V. Hither and Thither

Having now made pilgrimages to the more famous homes of the Moor in Europe, let us in fancy take an aërial flight over sunny Spain, and glance here and there at the scattered traces of Muslim rule in less noted quarters. Everything we cannot hope to spy, but we may still surprise ourselves and others by the number of our finds. Even this task accomplished, a volume on the subject might well be written by a second Borrow or a Ford, whose residence among the modern Moors had sharpened his scent for relics of that ilk.* Let not the reader think that with these wayside jottings all has been disclosed, for the Moor yet lives in Spain, and there is far more truth in the saying that "Barbary begins at the Pyrenees" than is generally imagined.

We will start from Tarifa, perhaps the most ancient town of Andalucia. The Moors named this ancient Punic city after T'arîf ibn Málek ("The Wise, son of King"), a Berber chief. They beleaguered it about 1292, and it is still enclosed by Moorish walls. The citadel, a genuine Moorish castle, lies just within these walls, and was not so long ago the abode of galley-slaves. Close to Sevílle, where the river Guadalquivir branches off,[page 367] it forms two islands—Islas Mayor y Menor. The former was the Kaptal of the Moors. At Coria the river winds under the Moorish "Castle of the Cleft" (El Faraj), now called St. Juan de Alfarache, and passes near the Torre del Oro, a monument of the invader already referred to. Old Xeres, of sherry fame, is a straggling, ill-built, ill-drained Moorish city. It was taken from the Moors in 1264. Part of the original walls and gates remain in the old town. The Moorish citadel is well preserved, and offers a good specimen of those turreted and walled palatial fortresses.

But it is not till we reach Sevílle that we come to a museum of Moorish antiquities. Here we see Arabesque ceilings, marqueterie woodwork, stucco panelling, and the elegant horse-shoe arches. There are beautiful specimens in the citadel, in Calle Pajaritos No. 15, in the Casa Prieto and elsewhere. The Moors possessed the city for five hundred years, during which time they entirely rebuilt it, using the Roman buildings as materials. Many Moorish houses still exist, the windows of which are barricaded with iron gratings. On each side of the patios, or courts, are corridors supported by marble pillars, whilst a fountain plays in the centre. These houses are rich in Moorish porcelain tilings, called azulejos—from the Arabic ez-zulaïj—but the best of these are in the patio of the citadel. Carmona is not far off, with its oriental walls and castle, famous as ever for its grateful springs. The tower of San Pedro transports us again to Tangier, as do the massy walls and arched gate.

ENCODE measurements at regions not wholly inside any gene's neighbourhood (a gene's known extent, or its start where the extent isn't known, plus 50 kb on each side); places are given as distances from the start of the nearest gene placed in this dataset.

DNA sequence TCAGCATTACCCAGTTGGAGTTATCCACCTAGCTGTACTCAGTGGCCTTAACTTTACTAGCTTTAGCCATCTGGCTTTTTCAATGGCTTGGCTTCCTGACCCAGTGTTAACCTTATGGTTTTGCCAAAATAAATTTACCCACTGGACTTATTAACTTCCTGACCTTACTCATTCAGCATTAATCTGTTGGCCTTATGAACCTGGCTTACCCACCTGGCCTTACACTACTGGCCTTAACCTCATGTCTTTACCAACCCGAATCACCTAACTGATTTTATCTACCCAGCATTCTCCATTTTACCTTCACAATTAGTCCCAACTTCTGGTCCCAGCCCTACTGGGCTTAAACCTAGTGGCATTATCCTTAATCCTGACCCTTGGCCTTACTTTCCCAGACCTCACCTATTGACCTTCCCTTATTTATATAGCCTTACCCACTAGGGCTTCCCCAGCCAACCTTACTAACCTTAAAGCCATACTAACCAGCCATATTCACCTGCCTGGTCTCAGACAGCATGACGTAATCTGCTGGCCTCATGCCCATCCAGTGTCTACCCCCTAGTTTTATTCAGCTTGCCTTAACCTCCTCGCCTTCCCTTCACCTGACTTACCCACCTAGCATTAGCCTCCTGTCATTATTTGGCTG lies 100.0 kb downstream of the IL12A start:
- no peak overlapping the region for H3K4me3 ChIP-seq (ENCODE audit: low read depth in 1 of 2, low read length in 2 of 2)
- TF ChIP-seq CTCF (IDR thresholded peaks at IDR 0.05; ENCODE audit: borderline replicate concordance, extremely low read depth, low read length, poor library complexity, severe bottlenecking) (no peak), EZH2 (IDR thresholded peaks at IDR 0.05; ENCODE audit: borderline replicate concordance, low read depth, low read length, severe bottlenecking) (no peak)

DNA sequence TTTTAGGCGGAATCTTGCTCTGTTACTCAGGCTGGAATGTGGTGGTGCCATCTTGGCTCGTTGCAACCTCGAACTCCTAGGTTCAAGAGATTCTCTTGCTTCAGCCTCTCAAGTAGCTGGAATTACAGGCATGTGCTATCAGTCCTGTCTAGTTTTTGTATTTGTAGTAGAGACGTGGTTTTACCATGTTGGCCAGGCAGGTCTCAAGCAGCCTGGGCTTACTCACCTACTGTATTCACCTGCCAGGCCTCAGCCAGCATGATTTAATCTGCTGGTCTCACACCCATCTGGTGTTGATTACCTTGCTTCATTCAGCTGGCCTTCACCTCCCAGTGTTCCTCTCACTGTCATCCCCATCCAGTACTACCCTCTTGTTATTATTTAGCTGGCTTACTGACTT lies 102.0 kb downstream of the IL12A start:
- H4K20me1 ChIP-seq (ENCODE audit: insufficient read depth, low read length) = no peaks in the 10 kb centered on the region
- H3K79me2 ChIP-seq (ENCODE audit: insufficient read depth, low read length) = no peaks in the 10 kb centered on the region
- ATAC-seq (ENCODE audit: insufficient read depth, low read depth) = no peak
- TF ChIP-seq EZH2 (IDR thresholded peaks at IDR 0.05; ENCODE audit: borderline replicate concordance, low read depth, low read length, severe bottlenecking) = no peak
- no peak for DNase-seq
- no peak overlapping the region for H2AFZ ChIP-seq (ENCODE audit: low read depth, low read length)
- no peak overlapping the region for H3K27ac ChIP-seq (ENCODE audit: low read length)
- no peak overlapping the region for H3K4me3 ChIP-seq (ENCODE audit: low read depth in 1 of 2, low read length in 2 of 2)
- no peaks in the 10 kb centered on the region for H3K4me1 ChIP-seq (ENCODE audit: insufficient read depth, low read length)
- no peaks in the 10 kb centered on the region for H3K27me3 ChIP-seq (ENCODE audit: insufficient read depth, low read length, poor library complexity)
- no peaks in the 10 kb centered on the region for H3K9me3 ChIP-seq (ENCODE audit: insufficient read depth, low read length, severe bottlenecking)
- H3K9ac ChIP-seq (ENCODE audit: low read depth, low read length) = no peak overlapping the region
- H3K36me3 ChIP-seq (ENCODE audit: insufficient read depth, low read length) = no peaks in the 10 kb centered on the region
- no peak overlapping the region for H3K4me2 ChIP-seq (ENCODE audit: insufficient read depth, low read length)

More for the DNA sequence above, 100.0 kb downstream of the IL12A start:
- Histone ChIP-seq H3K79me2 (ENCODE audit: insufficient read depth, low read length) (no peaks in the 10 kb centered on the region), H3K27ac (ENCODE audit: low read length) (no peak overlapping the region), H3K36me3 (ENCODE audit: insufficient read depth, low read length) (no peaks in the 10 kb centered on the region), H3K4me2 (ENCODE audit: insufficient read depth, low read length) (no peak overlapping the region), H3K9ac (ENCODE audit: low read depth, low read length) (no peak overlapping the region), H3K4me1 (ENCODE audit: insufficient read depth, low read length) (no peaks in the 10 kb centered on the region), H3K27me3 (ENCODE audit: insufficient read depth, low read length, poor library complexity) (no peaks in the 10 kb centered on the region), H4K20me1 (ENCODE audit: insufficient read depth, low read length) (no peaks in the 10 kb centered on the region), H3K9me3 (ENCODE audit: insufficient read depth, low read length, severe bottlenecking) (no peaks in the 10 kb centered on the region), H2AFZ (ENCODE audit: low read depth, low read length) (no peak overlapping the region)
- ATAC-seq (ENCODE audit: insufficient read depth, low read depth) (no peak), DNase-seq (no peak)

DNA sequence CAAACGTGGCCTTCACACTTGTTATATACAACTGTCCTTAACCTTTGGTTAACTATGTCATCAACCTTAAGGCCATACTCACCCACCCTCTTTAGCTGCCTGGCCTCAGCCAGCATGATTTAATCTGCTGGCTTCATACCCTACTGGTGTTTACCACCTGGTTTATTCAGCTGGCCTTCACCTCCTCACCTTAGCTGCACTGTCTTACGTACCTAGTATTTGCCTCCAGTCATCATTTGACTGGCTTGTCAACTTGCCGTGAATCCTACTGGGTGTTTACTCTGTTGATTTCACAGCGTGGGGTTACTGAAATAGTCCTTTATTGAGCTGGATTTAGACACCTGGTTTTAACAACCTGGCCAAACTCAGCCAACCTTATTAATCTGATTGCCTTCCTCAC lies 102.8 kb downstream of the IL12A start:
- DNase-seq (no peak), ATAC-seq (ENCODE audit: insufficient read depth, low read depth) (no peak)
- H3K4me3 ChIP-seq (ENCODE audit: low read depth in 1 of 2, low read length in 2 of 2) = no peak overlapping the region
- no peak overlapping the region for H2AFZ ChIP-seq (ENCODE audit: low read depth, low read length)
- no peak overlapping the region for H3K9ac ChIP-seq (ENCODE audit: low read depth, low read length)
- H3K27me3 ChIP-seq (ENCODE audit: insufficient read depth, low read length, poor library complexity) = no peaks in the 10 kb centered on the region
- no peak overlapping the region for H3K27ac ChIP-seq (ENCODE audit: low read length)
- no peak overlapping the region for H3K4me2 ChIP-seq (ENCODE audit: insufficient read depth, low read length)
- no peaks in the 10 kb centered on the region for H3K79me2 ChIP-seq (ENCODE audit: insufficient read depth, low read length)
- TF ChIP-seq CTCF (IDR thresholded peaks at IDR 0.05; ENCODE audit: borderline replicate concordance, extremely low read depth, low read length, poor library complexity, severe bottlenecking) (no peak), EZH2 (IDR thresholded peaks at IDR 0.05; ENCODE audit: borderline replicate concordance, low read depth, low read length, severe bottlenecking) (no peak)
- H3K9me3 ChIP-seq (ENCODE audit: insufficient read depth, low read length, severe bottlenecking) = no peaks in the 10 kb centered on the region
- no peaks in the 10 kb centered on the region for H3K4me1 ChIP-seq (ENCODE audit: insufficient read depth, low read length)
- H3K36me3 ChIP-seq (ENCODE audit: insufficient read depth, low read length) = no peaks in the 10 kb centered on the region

Some eight leagues on the way to Badajos from Sevílle rises a Moorish tower, giving to the adjoining[page 368] village the name of Castillo de las Guardias. Five leagues beyond are the mines of the "Inky River"—Rio Tinto—a name sufficiently expressive and appropriate, for it issues from the mountain-side impregnated with copper, and is consequently corrosive. The Moors seem to have followed the Romans in their workings on the north side of the hill. Further on are more mines, still proclaiming the use the Moors made of them by their present name Almádin—"the Mine"—a name which has almost become Spanish; it is still so generally used. Five leagues from Rio Tinto, at Aracena, is another Moorish castle, commanding a fine panorama, and the belfry of the church hard by is Arabesque.

Many more of these ruined kasbahs are to be seen upon the heights of Andalucia, and even much further north; but the majority must go unmentioned. One, in an equally fine position, is to be seen eleven leagues along the road from Sevílle to Badajos, above Santa Olalla—a name essentially Moorish, denoting the resting-place of some female Mohammedan saint, whose name has been lost sight of. (Lallah, or "Lady," is the term always prefixed to the names of canonized ladies in Morocco.) Three leagues from Sevílle on the Granáda road, at Gandul, lies another of these castles, picturesquely situated amid palms and orange groves; four leagues beyond, the name Arahal (er-rahálah—"the day's journey") reminds the Arabicist that it is time to encamp; a dozen leagues further on the name of Roda recalls its origin, raôdah, "the cemetery." Riding into Jaen on the top of the diligence from Granáda, I was struck with the familiar appearance of two brown tabia fortresses above the[page 369] town, giving the hillside the appearance of one of the lower slopes of the Atlas. This was a place after the Moors' own heart, for abundant springs gush everywhere from the rocks. In their days it was for a time the capital of an independent kingdom.